Jac Roper on issues with Paypoint and mobile apps for EV charging

Ft - Jac Roper - Service Centre

It’s not what you know, it’s who you know

This story clearly demonstrates that it’s not what you know but who you know. Steve Smyth of Harwood Bros Motors (Wootton) Ltd with a forecourt shop and Lushington Garage at Ryde on the Isle of Wight, wrote to say that he was a new retailer with PayPoint.

“Signed up about nine month’s ago,” he says, “rep was replying to emails and texts before we signed up but ever since had no contact. No point of sale. PayPoint unit arrived in the post and someone came in to show us how it works but unit was faulty so another one was sent and installed by an engineer.”

However, he adds, no one came back to show them how to use it so Steve visited a friend who also had PayPoint who showed him the ropes.

On top of that he had left lots of emails and messages to say that they needed signs to let the customers know they have PayPoint. “But nothing. No A Board, no bus stop sign not even the eight A4 stickers that I asked for to put on each petrol pump.”

He says he was also told that they would have Collect Plus a few months after they had PayPoint.

“The printer arrived and we have been very busy with parcels but yet again no point of sale and no one showed us how to use it. Had to just use trial and error.”

And finally he asks: “Is it normal for PayPoint to be so useless?”

Well, the answer is, actually, no. They are quite keen to promote their services.

I contacted PayPoint and a spokesperson responded: “Once made of aware of this matter we picked it up immediately and are now pleased to see that everything has been resolved swiftly and positively with the retailer. The emails sent to PayPoint previously were to an individual who left the business some time ago. We encourage any retailer in need of support to always email or Cc. enquiries@paypoint.com, referencing their site number.”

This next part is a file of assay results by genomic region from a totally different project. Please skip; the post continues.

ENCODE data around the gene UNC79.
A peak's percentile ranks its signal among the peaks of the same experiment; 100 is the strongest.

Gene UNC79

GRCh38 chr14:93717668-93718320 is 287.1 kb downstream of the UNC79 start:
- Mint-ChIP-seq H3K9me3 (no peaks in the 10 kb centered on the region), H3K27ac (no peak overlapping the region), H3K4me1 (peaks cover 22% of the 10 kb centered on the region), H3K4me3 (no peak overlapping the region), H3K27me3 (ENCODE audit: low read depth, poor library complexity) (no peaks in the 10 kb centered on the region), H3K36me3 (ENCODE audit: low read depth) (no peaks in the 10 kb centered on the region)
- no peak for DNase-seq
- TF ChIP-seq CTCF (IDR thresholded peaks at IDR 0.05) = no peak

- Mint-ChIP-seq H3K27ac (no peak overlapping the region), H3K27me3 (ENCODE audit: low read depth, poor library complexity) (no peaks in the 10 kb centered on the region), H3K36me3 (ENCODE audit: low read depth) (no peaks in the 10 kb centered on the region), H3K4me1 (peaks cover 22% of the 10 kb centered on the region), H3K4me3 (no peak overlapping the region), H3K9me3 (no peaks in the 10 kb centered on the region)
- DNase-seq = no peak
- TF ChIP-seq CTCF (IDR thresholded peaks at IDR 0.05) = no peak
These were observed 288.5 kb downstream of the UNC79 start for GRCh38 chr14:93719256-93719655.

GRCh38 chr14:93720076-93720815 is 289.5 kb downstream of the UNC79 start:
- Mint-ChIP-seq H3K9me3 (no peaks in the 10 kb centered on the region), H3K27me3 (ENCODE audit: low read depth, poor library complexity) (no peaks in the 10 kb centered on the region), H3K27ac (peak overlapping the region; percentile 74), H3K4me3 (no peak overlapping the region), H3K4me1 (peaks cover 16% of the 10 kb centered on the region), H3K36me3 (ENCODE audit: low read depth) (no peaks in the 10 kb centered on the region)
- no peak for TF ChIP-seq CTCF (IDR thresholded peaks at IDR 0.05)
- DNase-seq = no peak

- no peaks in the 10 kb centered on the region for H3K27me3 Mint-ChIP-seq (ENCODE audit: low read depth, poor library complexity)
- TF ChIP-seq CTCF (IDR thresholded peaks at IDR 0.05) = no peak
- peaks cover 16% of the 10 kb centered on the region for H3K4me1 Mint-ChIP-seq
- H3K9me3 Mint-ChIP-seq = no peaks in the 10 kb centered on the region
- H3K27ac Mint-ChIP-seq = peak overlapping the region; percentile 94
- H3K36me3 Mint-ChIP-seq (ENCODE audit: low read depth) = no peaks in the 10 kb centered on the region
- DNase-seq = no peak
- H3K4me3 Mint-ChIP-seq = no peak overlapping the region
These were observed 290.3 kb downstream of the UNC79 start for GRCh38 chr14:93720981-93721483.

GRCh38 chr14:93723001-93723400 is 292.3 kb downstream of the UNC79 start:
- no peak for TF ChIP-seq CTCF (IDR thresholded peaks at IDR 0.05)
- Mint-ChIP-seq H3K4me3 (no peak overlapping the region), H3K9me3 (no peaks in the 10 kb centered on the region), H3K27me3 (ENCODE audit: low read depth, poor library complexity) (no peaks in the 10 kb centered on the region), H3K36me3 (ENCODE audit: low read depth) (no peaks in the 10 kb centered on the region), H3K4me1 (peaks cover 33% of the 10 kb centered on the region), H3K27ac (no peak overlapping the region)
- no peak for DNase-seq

I checked back with Steve and he confirmed: “I had a call from them and received a PayPoint pavement sign the next day. Waiting for other signs in the post.”

It’s a problem I encounter many times on the helpline…the rep leaves (not just in PP’s case but in many other companies as well) but your only point of contact is that rep. Some companies are better than others in ensuring that there are appropriate messages when you try a phone line or an email to someone who no longer works for the company.

Happily Forecourt Trader’s helpline knows how to remedy this; we are here to, erm, help.


Signalling the way to EV success

How’s the phone signal in your area? If you trade say, in North Yorkshire, the signal might be dodgy and so you might not be in the ideal location to invest in EV charging. Why they couldn’t make the equipment to just let customers swipe a debit/credit card is beyond me but apparently you need a smart phone app. I read that specifically smart means that all EV charge points must be network connected so they can receive and respond to instructions sent to them, to be able to react to information received, by adjusting the rate of charging to your electric car.

According to the Sunday Times, Boris Johnson has asked Ofcom, the telecoms regulator, to publish maps which will warn motorists when charging stations are in mobile black spots or ‘not spots’ where one or more of the four UK networks – EE, 02, Three and Vodaphone – does not work.

The newspaper reported that a survey found there was a problem along more than 20 per cent of the length of A roads and B roads in 22 local authorities.

Now here’s a thought. If you are in a poor phone reception area, could you ring up the phone company and suggest a mast on your forecourt? But would that solve the problem? Sometimes EE can’t get a signal while Vodaphone in the same area can, and vice versa and so on.

As always, it seems to me, to be technology – or those who own the technology – dictating to those to whom they claim to be offering a service. If anyone can explain this technology to me, please get in touch.